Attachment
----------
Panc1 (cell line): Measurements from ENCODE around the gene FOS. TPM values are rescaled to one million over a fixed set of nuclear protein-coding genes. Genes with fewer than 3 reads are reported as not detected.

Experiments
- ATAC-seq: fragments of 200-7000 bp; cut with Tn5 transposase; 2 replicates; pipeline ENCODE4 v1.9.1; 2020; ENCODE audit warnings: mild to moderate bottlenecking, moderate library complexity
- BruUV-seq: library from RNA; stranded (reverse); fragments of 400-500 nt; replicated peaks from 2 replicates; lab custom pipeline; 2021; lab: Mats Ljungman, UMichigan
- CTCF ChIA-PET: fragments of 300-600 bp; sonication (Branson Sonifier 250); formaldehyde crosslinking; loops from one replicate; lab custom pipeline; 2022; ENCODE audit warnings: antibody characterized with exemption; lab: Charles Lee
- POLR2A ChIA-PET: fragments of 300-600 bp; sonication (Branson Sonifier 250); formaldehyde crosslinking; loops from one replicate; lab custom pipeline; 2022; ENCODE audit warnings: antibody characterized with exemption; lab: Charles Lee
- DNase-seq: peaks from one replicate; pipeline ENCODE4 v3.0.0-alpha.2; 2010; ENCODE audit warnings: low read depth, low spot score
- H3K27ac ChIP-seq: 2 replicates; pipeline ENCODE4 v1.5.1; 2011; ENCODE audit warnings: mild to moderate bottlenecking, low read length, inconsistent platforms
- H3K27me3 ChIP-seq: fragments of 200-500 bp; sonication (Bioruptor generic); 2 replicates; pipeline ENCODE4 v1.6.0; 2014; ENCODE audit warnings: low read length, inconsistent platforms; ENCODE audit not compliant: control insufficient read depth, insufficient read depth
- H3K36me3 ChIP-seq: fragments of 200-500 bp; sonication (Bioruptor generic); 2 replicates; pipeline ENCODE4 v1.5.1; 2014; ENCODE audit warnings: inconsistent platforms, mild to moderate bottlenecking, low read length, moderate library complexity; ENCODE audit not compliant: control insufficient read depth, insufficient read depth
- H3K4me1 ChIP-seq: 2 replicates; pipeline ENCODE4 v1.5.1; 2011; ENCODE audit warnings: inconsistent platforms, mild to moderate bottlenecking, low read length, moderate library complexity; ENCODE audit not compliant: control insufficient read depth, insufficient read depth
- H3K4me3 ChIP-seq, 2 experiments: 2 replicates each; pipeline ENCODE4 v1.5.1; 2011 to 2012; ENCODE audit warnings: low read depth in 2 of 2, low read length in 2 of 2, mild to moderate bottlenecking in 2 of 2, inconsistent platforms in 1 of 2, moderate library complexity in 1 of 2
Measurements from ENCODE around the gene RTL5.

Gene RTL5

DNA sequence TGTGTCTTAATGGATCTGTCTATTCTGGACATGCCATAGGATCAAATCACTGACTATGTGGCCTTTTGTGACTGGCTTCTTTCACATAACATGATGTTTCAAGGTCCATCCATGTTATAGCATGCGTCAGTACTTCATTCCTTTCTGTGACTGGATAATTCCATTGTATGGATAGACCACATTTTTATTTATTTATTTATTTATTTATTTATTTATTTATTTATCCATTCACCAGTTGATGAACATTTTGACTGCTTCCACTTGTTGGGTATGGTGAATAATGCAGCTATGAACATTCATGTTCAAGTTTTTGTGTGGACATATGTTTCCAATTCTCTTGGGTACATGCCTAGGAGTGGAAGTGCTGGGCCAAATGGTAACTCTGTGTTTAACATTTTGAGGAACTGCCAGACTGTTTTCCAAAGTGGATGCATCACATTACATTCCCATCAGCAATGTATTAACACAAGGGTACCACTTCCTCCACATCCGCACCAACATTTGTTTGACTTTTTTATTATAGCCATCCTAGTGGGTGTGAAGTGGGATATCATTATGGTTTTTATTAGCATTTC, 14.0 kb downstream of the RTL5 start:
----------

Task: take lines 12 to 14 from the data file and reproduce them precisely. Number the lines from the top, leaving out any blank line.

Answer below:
- H3K4me3 ChIP-seq, 2 experiments: 2 replicates each; pipeline ENCODE4 v1.5.1; 2011 to 2012; ENCODE audit warnings: low read depth in 2 of 2, low read length in 2 of 2, mild to moderate bottlenecking in 2 of 2, inconsistent platforms in 1 of 2, moderate library complexity in 1 of 2
Measurements from ENCODE around the gene RTL5.

Gene RTL5